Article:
Outrunning Knee Pain

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Outrunning Knee Pain

Patellofemoral knee pain (Runners Knee)

Runners are a rare breed, people driven by a sport of solitude, endurance, and sacrifice; an activity where mental and physical taxation on the body is high and often times with consequence.  We often ignore signs of pain and fatigue and push through to complete one last lap, PR on a local 5k or simply to feel the rush of chemicals and endorphins that overtake the body on known as the “runners high.”  We run in the mornings, afternoons, evenings, eat the right combination of protein and carbs, rotate shoes on a daily basis, and let’s not forget HYDRATE, HYDRATE, HYDRATE!!!  But one thing we are not very good at doing is listening to our body, acknowledging signs and symptoms that may lead to chronic injuries.

One of the major injuries that sideline runners is Patellofemoral Pain Syndrome (PFPS), more commonly known as “Runners Knee.” This is the most common overuse injury among runners accounting for 40-45% of running related injuries. It occurs when the patella (kneecap) falls out of alignment with the femoral groove and irritates the surrounding area as well as the undersurface of the patella.  The femoral groove is located at the end of the femur (thigh bone) and provides the patella a track on which to move during movements such as knee flexion and knee extension.  Causes of this phenomenon may be biomechanical in nature, where the patella sits too high on the groove and is easily displaced or dislocated during tracking.  High arches, flat feet, excessive pronation or supination can start a chain of events ultimately leading to the patellar maltracking. Muscular imbalances may also contribute to PFPS. Tight hamstrings and calf muscles will not allow full and fluid extension of the knee keeping the patella deep in the groove and in constant contact with the femoral groove, leading to an irritation of the undersurface of the patella and surrounding tissue.  Overall weakness in the quadriceps muscles coupled with improper action sequencing of the quads, may lead to the patella being pulled out of alignment further increasing the possibility of patellar maltracking.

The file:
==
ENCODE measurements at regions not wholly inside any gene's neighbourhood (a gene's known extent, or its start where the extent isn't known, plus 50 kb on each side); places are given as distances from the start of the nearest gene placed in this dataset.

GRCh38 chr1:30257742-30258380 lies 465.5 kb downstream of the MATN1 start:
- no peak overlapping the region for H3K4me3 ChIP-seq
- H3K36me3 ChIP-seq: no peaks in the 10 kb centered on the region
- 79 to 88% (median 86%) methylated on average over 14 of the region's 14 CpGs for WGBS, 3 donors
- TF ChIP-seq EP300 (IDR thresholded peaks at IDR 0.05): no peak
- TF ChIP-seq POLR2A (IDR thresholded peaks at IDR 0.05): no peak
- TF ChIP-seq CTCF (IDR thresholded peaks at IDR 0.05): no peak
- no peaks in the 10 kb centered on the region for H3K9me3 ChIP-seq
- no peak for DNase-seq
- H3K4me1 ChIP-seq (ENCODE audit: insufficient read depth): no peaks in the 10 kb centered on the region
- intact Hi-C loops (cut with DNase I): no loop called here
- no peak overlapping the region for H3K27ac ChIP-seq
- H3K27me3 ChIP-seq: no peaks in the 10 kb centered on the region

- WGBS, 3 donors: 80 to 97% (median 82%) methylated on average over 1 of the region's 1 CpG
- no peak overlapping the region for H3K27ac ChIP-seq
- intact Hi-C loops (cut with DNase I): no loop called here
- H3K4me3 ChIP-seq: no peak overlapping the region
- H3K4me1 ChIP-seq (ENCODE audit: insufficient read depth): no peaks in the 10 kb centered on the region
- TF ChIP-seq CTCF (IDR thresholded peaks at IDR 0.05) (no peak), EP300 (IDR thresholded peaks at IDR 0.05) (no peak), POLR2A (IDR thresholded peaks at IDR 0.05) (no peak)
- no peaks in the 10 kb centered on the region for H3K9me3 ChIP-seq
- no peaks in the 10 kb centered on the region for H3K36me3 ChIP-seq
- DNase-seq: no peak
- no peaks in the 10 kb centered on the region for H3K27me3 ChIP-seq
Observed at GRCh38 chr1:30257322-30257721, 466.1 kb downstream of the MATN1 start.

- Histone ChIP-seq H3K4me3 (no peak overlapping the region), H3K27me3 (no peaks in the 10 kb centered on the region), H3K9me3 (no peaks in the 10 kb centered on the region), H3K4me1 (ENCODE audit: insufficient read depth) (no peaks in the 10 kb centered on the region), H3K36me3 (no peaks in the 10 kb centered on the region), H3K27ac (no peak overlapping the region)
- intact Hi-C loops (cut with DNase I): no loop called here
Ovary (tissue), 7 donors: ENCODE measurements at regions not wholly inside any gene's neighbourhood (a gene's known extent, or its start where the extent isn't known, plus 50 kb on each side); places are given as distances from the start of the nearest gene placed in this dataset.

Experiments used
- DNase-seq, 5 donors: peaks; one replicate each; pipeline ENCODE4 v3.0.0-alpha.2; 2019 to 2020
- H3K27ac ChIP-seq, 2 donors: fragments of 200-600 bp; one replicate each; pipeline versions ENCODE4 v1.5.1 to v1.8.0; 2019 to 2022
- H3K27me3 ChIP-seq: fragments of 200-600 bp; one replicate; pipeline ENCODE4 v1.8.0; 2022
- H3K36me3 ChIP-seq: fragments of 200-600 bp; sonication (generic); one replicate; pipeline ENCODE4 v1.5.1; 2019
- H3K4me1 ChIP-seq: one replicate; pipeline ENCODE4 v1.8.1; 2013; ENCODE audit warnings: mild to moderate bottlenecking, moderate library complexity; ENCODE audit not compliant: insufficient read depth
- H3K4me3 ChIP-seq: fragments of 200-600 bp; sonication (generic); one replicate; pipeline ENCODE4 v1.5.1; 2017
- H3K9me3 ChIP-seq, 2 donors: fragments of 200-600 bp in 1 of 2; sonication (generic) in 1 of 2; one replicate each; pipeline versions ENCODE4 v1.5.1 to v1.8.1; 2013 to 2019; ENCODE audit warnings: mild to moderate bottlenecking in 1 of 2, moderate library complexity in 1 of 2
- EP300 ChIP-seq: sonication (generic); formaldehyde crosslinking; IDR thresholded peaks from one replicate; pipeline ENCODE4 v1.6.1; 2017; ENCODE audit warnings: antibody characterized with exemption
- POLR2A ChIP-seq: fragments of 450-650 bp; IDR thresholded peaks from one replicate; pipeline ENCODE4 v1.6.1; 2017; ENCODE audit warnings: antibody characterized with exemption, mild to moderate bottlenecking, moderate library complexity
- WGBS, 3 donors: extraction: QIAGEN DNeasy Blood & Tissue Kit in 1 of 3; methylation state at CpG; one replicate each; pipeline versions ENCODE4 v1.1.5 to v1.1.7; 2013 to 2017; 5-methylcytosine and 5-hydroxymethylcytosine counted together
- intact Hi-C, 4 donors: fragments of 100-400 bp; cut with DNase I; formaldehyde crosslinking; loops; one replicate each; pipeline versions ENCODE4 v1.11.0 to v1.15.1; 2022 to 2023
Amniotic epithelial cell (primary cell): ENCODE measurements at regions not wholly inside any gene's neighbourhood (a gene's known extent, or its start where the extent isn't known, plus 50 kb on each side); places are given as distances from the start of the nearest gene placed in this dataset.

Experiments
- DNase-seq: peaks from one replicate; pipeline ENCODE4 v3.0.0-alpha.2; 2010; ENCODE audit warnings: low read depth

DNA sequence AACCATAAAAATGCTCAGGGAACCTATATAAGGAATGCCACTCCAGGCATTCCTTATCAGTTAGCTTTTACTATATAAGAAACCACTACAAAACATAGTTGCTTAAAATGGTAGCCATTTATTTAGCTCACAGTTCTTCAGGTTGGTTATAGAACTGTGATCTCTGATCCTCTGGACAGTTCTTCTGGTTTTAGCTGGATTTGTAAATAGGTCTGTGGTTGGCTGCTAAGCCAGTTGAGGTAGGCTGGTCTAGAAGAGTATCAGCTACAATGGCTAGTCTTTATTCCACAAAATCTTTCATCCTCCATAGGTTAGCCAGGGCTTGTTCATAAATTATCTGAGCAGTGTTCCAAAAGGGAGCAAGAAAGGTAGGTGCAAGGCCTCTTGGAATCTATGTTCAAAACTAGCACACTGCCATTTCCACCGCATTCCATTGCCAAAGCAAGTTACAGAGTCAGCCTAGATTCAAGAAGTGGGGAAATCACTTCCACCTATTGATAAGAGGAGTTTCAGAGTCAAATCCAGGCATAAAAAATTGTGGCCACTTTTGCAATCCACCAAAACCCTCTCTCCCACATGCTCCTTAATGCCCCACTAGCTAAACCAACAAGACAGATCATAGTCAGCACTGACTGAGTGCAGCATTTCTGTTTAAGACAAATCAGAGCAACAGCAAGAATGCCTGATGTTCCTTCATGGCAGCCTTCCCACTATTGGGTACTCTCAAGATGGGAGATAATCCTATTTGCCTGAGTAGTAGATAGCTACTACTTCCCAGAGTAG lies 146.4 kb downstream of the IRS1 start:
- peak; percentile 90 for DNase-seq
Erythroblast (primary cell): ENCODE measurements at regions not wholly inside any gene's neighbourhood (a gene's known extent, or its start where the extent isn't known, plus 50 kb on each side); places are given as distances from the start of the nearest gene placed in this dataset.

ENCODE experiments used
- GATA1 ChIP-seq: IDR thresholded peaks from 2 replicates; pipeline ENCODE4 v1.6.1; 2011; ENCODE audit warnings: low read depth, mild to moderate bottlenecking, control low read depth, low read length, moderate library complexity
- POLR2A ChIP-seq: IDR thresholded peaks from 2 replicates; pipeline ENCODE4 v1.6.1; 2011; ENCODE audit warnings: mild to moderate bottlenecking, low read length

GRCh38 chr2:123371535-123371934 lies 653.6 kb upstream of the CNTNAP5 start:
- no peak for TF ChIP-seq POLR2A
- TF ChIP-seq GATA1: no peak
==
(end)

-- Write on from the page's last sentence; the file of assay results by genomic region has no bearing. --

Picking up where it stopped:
Symptoms include tenderness behind or around the patella, swelling around the knee, the feeling of your quadriceps giving out. Pain may be experienced in the back of the knee, and there may be a feeling of cracking in the knee especially with movements. Running on uneven terrain, along with ascending and descending steps and hills can aggravate PFPS.

To prevent PFPS, run on softer more even surfaces. Many high school tracks offer the public a chance to use their facilities.   High school tracks are very cushioned and flat and will help with shock absorption and lessen instability in the ankles promoting a more smooth and fluid run.   Keep mileage increases less than 10 percent per week, rapid increases in mileage may lead to excessive muscle fatigue, promote poor running form which in many cases will lead to an overuse injury.   Get into the gym and cross train, strengthening your quadriceps as well as hamstrings and core muscles will help improve patellar tracking.  Visit a specialty running shop to make sure you’re wearing the proper shoes for your foot type and gait.  Proper shoes will lessen the movement in the arches and ankles provide more stable support and allow for proper distribution of pressure along ankle and knee joints.

At first signs of pain and or discomfort in your knee, lessen the workload on your knee.  Reduce your mileage and rest your legs, and re evaluate your stride and consider proper shoe wear.  With proper preventative care pain will be minimal however you should not try to diagnose yourself based on pain presentation and the “internet doctor.”  See your local specialist if pain persists or becomes too intense that it limits your everyday activity.

Michael Bedolla, M.Ed, MSPT, PT